First year I pulled out 4 pines, they never rooted. I had a question why? Bad soil, ok. Next spring I pulled 3 more not rooted trees and had all these pictured dying and drying, ornamental plum frozen, maples chlorotic (I found landscaped injected these $75 per tree X5 with iron, lasts about a year, then repeat... I can buy new tree for that). And that's when I said, THIS IS WRONG. 
Will I ever pay for such a landscaping after I know what it ended up as? NOPE.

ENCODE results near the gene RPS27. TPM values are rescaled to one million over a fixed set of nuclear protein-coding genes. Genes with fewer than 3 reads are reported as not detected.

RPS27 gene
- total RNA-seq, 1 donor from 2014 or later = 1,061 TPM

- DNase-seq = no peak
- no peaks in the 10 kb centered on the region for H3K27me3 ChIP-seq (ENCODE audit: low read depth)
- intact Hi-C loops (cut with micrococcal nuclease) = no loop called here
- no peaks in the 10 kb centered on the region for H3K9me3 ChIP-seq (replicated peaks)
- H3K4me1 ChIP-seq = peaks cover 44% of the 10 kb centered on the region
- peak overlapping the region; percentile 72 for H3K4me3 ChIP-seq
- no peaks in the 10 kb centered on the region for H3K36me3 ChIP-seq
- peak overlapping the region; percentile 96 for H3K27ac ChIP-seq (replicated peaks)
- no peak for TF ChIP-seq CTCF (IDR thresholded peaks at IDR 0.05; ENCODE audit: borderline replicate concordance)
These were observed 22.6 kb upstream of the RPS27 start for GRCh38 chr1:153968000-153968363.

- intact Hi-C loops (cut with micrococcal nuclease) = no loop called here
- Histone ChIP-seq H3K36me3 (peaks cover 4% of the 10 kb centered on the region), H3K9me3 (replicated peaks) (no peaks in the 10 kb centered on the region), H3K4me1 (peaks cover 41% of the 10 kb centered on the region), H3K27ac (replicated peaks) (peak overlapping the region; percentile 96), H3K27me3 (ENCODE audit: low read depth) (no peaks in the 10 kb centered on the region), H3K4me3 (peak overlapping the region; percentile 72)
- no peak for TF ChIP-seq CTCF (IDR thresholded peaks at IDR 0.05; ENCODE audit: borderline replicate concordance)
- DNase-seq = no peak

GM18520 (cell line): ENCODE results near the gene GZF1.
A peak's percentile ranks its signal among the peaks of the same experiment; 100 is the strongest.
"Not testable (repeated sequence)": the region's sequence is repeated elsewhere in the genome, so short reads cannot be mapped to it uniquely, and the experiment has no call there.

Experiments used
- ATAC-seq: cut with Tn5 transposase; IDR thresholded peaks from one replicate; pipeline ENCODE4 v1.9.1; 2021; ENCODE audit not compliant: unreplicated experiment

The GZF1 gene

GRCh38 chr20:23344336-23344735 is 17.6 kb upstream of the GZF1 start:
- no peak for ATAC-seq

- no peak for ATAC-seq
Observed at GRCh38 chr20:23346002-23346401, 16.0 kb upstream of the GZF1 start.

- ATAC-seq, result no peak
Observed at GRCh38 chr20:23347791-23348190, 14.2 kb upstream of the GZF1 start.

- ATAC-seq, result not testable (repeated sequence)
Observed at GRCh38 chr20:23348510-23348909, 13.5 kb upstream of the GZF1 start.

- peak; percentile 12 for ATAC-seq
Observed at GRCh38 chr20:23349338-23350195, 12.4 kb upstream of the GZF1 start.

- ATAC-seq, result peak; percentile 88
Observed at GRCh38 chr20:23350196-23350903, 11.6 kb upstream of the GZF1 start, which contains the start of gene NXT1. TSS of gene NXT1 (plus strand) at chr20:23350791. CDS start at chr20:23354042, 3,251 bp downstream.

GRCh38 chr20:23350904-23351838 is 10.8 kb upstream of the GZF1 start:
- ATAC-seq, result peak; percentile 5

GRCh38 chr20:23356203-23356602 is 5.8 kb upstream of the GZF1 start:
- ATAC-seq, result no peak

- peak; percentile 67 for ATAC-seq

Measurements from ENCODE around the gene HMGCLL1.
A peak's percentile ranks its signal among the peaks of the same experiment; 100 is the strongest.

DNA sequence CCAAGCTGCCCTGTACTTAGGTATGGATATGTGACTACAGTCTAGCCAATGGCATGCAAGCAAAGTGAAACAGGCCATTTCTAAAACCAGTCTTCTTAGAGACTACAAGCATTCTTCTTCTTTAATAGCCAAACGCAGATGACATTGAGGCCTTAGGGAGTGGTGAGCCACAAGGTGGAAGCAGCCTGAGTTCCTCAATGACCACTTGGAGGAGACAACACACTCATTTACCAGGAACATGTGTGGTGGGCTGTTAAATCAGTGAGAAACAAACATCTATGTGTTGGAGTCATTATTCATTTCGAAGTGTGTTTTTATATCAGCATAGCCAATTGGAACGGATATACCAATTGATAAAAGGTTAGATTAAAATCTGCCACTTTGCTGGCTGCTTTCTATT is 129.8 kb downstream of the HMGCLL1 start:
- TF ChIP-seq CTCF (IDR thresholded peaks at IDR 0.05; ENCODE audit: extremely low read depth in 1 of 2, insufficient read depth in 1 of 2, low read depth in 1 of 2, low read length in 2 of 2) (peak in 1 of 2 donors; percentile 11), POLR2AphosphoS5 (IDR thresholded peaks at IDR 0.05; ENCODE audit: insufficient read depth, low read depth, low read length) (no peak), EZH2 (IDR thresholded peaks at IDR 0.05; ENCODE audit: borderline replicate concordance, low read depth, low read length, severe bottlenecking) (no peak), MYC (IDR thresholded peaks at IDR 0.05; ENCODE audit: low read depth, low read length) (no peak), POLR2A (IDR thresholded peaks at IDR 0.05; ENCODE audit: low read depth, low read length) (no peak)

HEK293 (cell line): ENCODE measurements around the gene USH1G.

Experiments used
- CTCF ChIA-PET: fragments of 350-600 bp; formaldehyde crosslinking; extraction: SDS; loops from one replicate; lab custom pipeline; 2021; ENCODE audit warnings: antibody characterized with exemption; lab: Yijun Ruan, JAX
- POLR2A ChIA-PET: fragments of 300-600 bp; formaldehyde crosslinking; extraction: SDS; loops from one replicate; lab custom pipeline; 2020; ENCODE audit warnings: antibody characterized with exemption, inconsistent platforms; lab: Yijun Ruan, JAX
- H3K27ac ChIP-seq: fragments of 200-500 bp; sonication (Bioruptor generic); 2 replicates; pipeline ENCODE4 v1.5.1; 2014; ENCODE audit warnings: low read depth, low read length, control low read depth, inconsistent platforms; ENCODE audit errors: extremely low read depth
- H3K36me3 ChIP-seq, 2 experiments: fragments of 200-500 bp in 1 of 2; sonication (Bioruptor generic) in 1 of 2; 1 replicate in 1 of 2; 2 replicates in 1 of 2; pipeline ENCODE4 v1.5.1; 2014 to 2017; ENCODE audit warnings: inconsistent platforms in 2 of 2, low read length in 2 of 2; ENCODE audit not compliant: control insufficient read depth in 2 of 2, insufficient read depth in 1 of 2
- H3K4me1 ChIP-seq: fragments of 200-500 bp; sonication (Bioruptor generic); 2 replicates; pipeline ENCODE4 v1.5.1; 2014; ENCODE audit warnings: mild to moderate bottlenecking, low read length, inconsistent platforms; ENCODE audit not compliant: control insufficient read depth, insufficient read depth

So here is my logic as blunt as it gets.
I'm not willing to pay for cute tree that gets iron chlorosis or fire blight. And I do not care about what is in landscape fashion this or that year.
I say my dirt is in fashion now. And I'm not doing it the way it was done anymore. Way to expensive and little for my hard earned $. Done with that. And I was.
Good I did learn all that quickly. I needed one hard season of loosing trees to get the idea how wrong and temporary of a face lift quick landscape it was... And it cost them over 10k rumor has it to get there, and on going 250$+ a month and most of it did not live through 2 year.
Why would I continue the same?
I did not even have enough water to water all these half on the way out plants.